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From an old website, Alien in Montreal

It's easy to write nastily about Stogie's, for a number of different reasons.

Upon entering we were pounced upon by the 'welcome lady' who had made an appearance earlier in the evening, trying to make us choose Stogie's or London Pub rather than the Ice Bar Lounge. She led us into the lounge and asked us questions like, 'How many people?' and 'Is this table okay for you?' Which, under normal circumstances, would be fine, but the bar was deserted.

We look around at the mass of empty tables and chairs.

'Would you like a table on the terrace?' she asks, sweetly.

Before thinking, I say, 'Oh, yes, that would be nice.' But then I look over and realise that the terrace is actually open to the elements, and this is March.

'Oh,' I say, quickly, 'the terrace is open.'

'Well, yes.' She rolls her eyes and makes a comical face, which she wipes off as soon as she realises that she's being insulting to their (almost) only customers.

'Look, we'll just find our own table if that's okay?' I say.

'What?' She says.

'We'll just look around and find our own table, okay?'

She stares at me as if I've suggested a lewd sex act, so we wander off.

We find what looks like a nice table and are dithering over taking it when another barmaid comes up – 'Can I get you a table?'

We let her, and sit down.

'What beers do you have on tap?' I ask.

She then lists, at high speed velocity, about fifteen beers. I catch 'Guinness', 'Stella', and 'Boddingtons'. I figure that I've managed to hear only the expensive beers, so ask for a slower repeat.

My wife nudges me and says, 'Have a Guinness.'

'Hmmm,' I grunt, 'How much is the Guinness?'

'They're all $7.50.' She smiles.

'Oh god, I'll take a Guinness then.'

My wife has a lychee martini, and also some trouble when asked to choose which vodka she'd like with that. 'But vodka doesn't taste of anything.' she tells me later.

After we all order, I notice that Qbert is looking unhappy. I ask him what the matter is, and he says, 'That doorman, on the way in, he said to me, "nice shirt".'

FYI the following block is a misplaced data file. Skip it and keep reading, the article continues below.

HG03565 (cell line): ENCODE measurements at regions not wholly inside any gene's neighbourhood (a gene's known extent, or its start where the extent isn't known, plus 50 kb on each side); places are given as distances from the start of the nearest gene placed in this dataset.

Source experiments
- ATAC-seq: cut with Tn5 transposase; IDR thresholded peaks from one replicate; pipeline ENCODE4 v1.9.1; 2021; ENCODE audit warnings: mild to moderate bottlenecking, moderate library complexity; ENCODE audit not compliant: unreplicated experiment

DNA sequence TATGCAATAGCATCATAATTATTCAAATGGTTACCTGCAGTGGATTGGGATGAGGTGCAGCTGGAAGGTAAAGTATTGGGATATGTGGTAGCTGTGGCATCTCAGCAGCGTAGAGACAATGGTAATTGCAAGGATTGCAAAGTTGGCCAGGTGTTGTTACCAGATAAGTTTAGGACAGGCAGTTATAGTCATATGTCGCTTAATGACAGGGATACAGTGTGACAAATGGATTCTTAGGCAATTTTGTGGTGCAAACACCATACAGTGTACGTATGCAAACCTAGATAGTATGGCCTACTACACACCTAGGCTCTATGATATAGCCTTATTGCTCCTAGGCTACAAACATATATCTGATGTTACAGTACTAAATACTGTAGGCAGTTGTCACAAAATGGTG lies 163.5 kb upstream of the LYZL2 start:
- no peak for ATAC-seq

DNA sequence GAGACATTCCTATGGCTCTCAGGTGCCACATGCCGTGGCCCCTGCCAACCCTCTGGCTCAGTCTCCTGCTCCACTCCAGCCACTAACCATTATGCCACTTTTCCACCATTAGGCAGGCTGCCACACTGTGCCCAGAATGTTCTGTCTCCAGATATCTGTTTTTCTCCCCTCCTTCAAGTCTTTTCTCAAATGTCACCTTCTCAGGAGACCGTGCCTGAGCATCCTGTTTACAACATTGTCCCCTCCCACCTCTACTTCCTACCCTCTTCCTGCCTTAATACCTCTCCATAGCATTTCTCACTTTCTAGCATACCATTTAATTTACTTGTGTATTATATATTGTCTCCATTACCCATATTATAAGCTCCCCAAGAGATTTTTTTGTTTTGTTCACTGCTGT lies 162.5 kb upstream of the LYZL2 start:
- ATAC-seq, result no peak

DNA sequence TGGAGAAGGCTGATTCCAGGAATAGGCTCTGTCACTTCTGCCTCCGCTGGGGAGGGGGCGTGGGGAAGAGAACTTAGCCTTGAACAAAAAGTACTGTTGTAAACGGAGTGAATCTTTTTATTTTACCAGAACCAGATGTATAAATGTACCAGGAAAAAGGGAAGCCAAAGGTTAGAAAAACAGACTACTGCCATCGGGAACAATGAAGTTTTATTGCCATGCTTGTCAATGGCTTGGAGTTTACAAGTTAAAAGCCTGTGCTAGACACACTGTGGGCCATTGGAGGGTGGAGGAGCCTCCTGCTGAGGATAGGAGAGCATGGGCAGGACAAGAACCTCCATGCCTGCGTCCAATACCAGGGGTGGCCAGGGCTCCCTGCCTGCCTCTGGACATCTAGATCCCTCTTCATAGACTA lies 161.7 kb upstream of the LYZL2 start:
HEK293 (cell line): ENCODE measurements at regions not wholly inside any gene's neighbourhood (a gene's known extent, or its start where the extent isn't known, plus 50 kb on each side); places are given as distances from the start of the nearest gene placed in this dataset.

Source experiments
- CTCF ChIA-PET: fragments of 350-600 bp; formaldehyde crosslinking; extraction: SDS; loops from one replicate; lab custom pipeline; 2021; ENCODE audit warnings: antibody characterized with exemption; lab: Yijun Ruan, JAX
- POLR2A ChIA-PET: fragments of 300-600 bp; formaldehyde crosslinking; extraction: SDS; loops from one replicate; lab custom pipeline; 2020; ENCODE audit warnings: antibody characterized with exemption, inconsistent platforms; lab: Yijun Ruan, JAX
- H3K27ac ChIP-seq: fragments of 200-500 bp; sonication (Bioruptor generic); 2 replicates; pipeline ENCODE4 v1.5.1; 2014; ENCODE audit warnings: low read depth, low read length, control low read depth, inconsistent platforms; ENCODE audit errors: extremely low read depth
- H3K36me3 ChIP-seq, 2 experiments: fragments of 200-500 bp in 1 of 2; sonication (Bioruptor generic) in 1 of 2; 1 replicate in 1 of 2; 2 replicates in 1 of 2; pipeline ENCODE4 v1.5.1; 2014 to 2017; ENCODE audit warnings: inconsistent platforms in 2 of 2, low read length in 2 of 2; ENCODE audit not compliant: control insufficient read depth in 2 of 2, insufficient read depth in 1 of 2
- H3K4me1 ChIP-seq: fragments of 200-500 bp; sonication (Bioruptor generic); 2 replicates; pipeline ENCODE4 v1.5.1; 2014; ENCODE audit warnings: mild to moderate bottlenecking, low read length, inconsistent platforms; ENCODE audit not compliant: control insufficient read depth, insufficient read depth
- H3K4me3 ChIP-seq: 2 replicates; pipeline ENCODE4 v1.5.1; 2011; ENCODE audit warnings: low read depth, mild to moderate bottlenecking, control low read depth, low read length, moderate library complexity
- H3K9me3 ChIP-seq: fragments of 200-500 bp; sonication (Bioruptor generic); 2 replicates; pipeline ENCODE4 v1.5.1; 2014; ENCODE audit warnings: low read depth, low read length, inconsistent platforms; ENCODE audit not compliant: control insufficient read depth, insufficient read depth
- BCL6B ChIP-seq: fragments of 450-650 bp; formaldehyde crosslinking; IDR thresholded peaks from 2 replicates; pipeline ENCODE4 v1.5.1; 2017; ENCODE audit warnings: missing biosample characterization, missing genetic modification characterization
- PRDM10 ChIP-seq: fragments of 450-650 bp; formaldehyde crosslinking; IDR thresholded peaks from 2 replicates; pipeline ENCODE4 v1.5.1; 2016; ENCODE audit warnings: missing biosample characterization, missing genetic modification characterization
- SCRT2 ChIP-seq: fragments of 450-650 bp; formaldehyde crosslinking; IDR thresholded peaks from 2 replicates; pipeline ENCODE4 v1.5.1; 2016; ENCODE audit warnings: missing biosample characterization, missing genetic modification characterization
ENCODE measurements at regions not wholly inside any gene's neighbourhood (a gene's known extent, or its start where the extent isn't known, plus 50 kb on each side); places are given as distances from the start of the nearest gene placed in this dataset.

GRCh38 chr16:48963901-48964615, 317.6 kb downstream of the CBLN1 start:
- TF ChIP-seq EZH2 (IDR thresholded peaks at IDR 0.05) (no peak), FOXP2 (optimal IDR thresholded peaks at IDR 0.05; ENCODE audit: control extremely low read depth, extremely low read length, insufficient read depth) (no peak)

We all stare at Qbert's shirt. It isn't nice at all, in fact it's old, worn, and a bit hippy. He had already regretted, verbally, neglecting to change before coming out.

I roll a cigarette whilst tutting about this, as the aforementioned bouncer floats into view. He circles around the table at a distance, looking at us suspiciously. After some long-winded logical process he moves in for an encounter.

'Any pot in there?' He says, pointing at my tobacco.

From long and bitter experience, I've learnt that it is better not to smart-mouth bouncers, or to try and be humorous at all generally. They like it straight. If they think that you're laughing at them, then they'll throw you out, just to spite you.

I laugh, lightly, and hand him the tobacco, 'I wish!' I say.

As he pushes his oversized finger around my tin he pulls a face that implies that just by wishing to have pot, I'm now a suspicious man. He finishes his examination, hands me back the tin, and walks off without another word.

We all sit in silence and drink our drinks. It's Saturday night, midnight, and the place is still empty. It's depressing.

I ask a waitress where the bathroom is and she says, 'On the first floor.'

I frown at her. She mistakes this for confusion and feels the need to add, 'That's down the stairs.'

I can't help myself, I say, 'Yes, I understand "first floor".'

We leave soon after, and go home, to eat brie on toast.